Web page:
Meliopoulos is the Georgia Power Distinguished Professor in the Georgia Tech School of ECE, where he has been a member of the faculty since 1976. He received his M.S.E.E. and Ph.D. degrees from Georgia Tech in 1974 and 1976, respectively. He is the Power Systems Engineering Research Center site director for Georgia Tech and associate director of the Institute for Information Security and Privacy.

Meliopoulos has almost 50 years of experience in power system analysis, design, and automation. He has developed analysis tools for safe ground designs, lightning protection, three-phase power flow, short circuit analysis, dynamic bus design, transients, protection against abnormal conditions, and protection of energy automation systems against cyber attacks. The safety software and smart ground multimeter that he has developed are used by more than 120 utilities, consulting firms, and vendors, both in the U.S. and abroad.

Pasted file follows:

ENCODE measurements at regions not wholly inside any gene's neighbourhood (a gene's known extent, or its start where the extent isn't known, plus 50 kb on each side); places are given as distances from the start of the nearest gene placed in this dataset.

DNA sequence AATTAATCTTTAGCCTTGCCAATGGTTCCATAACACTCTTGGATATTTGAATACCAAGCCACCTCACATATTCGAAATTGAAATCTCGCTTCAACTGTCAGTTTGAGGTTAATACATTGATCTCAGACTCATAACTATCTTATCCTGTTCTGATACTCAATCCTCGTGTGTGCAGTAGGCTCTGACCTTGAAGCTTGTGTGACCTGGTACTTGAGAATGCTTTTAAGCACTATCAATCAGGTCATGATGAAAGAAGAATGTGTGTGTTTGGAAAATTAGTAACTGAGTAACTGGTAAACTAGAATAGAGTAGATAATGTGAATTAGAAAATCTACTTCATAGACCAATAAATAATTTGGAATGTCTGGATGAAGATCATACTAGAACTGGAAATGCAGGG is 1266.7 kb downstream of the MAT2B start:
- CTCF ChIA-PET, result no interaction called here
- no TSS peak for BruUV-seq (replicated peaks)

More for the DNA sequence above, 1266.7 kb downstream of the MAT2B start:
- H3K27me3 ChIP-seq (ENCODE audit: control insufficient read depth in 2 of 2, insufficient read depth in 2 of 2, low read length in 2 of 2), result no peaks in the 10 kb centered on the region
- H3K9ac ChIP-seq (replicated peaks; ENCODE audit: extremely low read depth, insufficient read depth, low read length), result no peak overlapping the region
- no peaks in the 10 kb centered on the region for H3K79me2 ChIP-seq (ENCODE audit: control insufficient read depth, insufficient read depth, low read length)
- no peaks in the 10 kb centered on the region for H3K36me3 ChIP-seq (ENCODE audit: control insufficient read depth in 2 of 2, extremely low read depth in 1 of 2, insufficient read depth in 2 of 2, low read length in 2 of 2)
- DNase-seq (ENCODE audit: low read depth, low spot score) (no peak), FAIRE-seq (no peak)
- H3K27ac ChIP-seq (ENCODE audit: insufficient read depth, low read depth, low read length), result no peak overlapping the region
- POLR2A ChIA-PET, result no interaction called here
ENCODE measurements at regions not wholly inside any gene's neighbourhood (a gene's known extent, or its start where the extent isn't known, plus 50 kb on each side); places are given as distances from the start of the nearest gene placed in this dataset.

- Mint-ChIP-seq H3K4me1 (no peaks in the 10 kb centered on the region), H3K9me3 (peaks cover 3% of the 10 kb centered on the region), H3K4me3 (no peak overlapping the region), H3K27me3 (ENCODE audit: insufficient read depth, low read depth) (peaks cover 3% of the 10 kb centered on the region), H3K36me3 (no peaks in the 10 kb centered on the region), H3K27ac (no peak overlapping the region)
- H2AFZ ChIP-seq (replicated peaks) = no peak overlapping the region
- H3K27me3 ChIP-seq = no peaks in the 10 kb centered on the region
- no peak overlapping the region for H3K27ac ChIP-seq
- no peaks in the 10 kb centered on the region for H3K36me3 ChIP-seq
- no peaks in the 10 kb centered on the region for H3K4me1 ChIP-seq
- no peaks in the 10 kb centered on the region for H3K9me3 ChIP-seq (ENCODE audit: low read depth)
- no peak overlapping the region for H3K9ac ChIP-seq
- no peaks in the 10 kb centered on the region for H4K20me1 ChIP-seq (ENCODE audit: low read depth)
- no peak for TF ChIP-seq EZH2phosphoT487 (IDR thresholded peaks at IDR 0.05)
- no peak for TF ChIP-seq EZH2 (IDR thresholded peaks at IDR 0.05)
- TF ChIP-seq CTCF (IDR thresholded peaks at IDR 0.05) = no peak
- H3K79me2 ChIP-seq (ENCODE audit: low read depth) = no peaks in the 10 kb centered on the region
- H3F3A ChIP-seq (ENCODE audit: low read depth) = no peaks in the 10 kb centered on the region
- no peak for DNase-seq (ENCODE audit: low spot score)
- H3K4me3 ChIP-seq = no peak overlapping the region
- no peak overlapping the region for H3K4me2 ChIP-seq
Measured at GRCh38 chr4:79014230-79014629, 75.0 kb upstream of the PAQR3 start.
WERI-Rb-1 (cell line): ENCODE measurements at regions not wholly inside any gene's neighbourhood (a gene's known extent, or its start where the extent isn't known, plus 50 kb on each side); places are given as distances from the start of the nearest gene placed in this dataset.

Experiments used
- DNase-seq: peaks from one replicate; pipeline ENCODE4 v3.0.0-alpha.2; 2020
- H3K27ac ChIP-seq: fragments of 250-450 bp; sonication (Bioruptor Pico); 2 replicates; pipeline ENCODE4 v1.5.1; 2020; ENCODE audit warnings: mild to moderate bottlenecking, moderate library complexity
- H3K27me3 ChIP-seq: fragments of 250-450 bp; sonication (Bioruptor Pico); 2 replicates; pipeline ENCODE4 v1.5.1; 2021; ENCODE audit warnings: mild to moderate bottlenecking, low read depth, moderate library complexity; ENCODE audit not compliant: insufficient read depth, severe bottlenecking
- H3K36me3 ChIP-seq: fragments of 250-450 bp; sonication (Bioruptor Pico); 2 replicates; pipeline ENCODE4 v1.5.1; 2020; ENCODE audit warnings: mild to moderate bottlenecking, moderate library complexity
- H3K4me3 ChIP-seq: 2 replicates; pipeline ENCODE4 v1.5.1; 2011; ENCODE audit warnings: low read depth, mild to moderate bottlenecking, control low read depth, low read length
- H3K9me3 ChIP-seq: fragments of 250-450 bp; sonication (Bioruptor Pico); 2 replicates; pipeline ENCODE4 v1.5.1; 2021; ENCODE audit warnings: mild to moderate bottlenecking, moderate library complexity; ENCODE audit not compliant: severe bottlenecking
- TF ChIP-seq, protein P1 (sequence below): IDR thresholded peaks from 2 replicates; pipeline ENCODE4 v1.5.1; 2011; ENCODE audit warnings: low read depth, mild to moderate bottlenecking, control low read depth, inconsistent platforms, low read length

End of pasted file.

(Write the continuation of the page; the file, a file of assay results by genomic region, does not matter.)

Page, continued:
Meliopoulos leads four field demonstration projects at four different utilities and has written three textbooks, as well as three manuscripts that are used as textbooks in power systems courses. He has published over 360 technical papers and has taught over 300 short courses/continuing education programs to practicing engineers through the IEEE and Georgia Tech Professional Education, in addition to teaching undergraduate and graduate courses at Georgia Tech. He has consulted with most major utilities in the U.S. and abroad.

In addition to being presented with the Doctor Honoris Causa title, Meliopoulos is a Fellow of the IEEE and received the International George Montefiore Award in 2010 and the IEEE Richard Harold Kaufmann Award in 2005. He is a two-time recipient of the Georgia Tech Professional Education Award.

Location

Atlanta, GA

Email

jackie.nemeth@ece.gatech.edu

Contact

Jackie Nemeth

School of Electrical and Computer Engineering

404-894-2906

Verriest Named to Giovanni Prodi Chair in Mathematics

Subtitle

Semester-Long Professorship Based at the Ludwig Maximilian University of Wuerzburg

Dateline

Images

Erik Verriest

Erik Verriest has been named the Giovanni Prodi Chair in Mathematics at the Ludwig Maximilian University of Wuerzburg, located in Wuerzburg, Germany. Verriest is a professor in the Georgia Tech School of Electrical and Computer Engineering (ECE).